In preparation for the Michigan Summit, guests at the WNM Commencement Celebration will travel back to the year 2011.  Panelists will share ideas emerging in 2011 from the work across numerous stakeholder groups. Their ideas shaped what Michigan needed to do to move education policy (and school reform) forward to prepare learners for the knowledge economy and conceptual age.  Following the discussion,  participation in stakeholder groups will help us to tell the story of how this transformation occurred.

EPFP Learning Team Members:
Alison Arnold
Leah Breen
Ben Botwinski
Monica Butler
Cameron Clark
Sara Lurie
Henry McClendon
Christopher Plum
Resource People
Sharlonda Marie Buckman,  Executive Director, Detroit Parent Network
Jeff Hupp, Facebook
Jeff Williams, Chief Executive Officer, Public Sector Consultants
Olivia Johnson, Student, Plymouth Educational Center
Deavonte Grier, Student, Plymouth Educational Center
Jessie Kilgore, Superintendent. Plymouth Educational Center
Carlos Johnson, Parent Consultant, Image of Success

  • A Whole New Mind EPFP 2011 Discussion Guide (PDF)
  • Michigan's Defining Moment 10,000 Voices to Transform Our State: The Center for Michigan (PDF)
  • Mind Map Visual of EPFP Stakeholder Learning Team March 21, 2011 Session (PDF)
  • Creating a Picture-Learning Community Guide for Stakeholder Group Exercise (PDF)

The Role of Advocacy in Shaping Public Opinion

January 24, 2011
12:00 pm - 5:00 pm
Kellogg Center, MSU

This session will examine how public policy is shaped by focus group research, opinion polling, issue management, image consulting and creative marketing, and how organizations, business and political leaders use this information in the policy debate. The Fellows will have an opportunity to reflect on the work of various organizations that serve as advocates at the local, state and national levels and their impact on the policy making process.  The second part of the program agenda is designed to advance the development of this year's EPFP Learning Teams.


Resource Person:

Mr. Ed Sarpolus

Founder and Director

Target Insyght
P.O. Box 80505

Lansing, MI  48908-0505

(517) 927-9776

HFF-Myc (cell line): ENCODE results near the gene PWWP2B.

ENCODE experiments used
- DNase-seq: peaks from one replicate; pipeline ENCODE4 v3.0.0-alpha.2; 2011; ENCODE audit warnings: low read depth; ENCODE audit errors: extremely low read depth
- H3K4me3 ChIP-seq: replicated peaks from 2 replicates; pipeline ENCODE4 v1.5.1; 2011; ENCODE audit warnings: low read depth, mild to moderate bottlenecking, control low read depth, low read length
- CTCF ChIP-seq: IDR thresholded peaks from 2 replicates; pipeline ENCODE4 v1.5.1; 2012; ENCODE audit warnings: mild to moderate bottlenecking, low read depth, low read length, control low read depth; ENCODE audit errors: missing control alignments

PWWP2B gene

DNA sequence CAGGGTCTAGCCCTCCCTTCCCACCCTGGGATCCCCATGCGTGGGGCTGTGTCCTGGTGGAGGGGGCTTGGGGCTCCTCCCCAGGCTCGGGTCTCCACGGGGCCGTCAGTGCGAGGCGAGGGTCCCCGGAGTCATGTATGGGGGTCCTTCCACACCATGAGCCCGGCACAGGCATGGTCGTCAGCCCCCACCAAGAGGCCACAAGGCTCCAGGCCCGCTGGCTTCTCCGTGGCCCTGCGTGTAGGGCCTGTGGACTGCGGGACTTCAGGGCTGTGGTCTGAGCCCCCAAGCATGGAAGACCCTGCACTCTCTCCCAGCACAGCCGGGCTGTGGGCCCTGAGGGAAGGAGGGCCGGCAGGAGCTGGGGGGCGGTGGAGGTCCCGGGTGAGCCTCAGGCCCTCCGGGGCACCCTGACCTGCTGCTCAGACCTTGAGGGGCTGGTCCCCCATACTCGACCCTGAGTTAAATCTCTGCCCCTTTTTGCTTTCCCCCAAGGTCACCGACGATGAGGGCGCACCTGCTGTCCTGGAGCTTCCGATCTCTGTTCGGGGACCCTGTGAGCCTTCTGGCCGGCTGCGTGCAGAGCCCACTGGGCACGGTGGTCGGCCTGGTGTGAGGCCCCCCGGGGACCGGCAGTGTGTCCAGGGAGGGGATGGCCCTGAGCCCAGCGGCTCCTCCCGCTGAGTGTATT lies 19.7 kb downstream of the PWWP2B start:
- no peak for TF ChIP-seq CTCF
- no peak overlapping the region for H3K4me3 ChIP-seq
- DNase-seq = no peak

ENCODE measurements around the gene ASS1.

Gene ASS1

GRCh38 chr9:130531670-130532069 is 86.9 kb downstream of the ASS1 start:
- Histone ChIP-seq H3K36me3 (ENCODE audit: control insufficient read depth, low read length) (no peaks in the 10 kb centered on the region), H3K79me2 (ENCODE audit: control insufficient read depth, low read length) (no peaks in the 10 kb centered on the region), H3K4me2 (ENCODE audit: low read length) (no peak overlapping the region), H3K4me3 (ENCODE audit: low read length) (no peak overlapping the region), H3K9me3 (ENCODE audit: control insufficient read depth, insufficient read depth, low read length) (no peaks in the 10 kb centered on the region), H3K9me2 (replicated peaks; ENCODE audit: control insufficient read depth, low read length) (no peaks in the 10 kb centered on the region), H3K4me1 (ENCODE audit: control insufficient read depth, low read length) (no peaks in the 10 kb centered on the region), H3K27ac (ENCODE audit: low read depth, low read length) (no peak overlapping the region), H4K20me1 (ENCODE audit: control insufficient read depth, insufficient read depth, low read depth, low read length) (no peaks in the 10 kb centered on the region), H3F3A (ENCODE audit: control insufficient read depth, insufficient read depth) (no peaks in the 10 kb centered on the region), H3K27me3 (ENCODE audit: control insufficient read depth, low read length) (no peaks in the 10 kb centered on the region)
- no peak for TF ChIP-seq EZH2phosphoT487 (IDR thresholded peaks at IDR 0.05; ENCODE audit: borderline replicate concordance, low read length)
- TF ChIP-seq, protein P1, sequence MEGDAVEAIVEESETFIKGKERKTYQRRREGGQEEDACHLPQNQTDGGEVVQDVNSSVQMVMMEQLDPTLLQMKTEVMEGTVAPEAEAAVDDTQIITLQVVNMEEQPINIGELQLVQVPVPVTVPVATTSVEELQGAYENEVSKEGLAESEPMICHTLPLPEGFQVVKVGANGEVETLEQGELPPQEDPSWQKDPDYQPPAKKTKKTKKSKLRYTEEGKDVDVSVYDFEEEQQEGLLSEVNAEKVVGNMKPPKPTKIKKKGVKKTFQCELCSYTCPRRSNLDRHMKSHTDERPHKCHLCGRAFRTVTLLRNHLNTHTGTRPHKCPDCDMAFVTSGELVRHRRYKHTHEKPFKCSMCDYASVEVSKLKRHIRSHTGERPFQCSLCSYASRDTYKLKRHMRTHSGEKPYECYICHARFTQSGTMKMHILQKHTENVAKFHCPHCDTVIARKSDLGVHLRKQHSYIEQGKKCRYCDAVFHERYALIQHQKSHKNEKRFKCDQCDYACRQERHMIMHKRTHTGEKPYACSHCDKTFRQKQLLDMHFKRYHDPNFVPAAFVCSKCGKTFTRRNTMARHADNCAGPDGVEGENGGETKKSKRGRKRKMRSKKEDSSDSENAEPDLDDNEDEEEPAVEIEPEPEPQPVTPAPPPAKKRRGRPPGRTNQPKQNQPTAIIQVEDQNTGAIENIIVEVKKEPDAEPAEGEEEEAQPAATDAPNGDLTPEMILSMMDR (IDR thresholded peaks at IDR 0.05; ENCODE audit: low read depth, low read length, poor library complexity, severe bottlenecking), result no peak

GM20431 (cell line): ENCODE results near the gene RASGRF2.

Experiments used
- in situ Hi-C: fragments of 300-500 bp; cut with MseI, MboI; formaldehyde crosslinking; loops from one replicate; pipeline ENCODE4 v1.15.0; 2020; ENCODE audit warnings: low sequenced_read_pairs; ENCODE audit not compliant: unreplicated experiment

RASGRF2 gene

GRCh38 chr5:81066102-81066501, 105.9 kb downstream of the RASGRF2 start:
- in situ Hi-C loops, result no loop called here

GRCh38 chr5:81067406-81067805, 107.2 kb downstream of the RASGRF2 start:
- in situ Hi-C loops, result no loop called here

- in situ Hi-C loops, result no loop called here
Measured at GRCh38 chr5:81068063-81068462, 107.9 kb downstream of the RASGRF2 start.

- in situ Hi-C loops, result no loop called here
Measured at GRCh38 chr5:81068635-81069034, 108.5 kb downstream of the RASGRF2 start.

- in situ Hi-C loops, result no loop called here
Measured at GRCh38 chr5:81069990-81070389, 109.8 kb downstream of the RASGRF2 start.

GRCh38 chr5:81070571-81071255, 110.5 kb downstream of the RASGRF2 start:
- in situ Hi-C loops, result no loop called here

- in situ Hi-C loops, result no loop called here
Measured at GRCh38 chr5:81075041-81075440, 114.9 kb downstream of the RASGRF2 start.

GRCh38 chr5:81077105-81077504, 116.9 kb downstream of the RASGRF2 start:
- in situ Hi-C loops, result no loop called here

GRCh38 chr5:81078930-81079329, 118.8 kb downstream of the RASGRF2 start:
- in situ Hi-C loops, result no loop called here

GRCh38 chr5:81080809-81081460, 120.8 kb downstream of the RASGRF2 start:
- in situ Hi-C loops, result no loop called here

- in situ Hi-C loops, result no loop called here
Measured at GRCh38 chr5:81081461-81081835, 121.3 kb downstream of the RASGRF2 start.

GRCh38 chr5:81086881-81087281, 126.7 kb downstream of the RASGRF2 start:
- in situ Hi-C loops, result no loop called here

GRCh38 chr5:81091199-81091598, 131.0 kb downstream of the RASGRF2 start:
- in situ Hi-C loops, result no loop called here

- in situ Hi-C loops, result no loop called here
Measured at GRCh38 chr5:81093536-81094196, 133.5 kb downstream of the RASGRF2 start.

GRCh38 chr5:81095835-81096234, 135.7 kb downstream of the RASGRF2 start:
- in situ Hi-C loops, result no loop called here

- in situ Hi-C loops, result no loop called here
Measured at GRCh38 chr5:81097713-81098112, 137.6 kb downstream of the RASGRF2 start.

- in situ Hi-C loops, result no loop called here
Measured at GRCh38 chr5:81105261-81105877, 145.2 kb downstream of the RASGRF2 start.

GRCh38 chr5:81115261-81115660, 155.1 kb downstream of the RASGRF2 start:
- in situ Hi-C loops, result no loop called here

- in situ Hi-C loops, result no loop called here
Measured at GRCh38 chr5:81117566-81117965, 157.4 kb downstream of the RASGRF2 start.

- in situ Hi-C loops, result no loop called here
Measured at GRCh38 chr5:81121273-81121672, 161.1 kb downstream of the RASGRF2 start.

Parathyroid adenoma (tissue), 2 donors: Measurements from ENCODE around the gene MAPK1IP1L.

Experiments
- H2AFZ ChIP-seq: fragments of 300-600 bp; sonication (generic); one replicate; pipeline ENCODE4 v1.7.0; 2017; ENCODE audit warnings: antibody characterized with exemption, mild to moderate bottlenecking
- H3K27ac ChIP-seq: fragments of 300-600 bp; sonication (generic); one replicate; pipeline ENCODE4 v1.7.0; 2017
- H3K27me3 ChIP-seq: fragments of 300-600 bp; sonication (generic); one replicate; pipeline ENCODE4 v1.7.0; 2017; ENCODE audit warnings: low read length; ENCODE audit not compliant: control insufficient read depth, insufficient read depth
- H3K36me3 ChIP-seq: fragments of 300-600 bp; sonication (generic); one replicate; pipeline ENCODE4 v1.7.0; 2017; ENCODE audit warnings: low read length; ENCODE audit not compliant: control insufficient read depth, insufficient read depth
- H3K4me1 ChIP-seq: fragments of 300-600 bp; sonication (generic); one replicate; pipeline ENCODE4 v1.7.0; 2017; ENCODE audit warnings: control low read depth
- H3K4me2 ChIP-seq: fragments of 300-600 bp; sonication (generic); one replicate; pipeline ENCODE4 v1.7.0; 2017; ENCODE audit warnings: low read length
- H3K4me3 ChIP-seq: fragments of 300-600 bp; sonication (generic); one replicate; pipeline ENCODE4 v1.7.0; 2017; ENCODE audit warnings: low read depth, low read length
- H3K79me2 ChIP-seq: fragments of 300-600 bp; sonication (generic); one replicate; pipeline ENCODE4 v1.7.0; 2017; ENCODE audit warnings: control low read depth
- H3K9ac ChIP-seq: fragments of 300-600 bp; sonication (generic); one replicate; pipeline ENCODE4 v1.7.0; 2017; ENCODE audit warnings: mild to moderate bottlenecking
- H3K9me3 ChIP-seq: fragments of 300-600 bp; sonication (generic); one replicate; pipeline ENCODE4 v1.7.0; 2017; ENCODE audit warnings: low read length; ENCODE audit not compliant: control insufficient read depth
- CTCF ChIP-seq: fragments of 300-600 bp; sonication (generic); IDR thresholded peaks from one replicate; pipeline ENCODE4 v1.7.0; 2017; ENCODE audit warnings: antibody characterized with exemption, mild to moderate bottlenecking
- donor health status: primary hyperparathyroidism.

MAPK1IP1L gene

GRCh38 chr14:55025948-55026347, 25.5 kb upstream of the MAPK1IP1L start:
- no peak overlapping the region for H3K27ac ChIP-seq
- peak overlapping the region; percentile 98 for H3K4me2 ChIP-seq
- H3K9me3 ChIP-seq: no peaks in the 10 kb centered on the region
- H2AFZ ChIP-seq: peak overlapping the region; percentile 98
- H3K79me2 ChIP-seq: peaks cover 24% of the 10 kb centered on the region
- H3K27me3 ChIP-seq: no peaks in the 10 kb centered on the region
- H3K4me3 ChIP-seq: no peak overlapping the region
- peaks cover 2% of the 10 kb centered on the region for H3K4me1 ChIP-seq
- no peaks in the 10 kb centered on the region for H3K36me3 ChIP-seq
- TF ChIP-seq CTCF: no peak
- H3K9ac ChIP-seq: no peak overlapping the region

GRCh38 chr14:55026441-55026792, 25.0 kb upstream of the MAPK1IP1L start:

Ed Sarpolus, founder and director of Target Insyght is recognized as one of Michigan’s most notable pollsters, analysts and strategists. Ed is a strategist, entrepreneurial thinker and deal-maker who has had great success crafting and implementing strategies to influence legislation, political action and public policy discussions in Michigan, throughout the U.S., Europe and the Pacific Rim.  From 2008-10 he served as the Director of Government Affairs for the Michigan Education Association where he was the lead advocate for the advancement of educational initiatives across the state.  From 1985-2008 Ed was Vice President of EPIC/MRA, a leading provider of market survey and strategic consulting research services and one of the most quoted sources of survey research in Michigan. His client list includes the Detroit Free Press, the Lansing State Journal, Oakland Press, the Flint Journal, as well as most television news outlets in Michigan, including WXYZ- ABC TV-7 in Detroit, ABC TV-12 in Flint, WOOD TV-8 in Grand Rapids, TV-5 in Saginaw, WLNS TV-6 in Lansing and WILX TV-10, also in Lansing.  Ed Sarpolus has appeared as a commentator on PBS, CNN World News, Inside Politics-CNN, MSNBC, Nightline, ABC and NBC News. He has also been regularly interviewed by Michigan radio stations and NPR, quoted in most major national publications including Time, U.S. News and World Report, Business Week, the Washington Post, New York Times, Boston Globe and the National Journal. His research results and commentary have also been a regular contributor to the Polling Report, The Hotline, and Congress Daily. Because of his extensive experience on international trade issues, Mr. Sarpolus has been a featured speaker for groups such as the Council on Foreign Relations and Consumers for World Trade.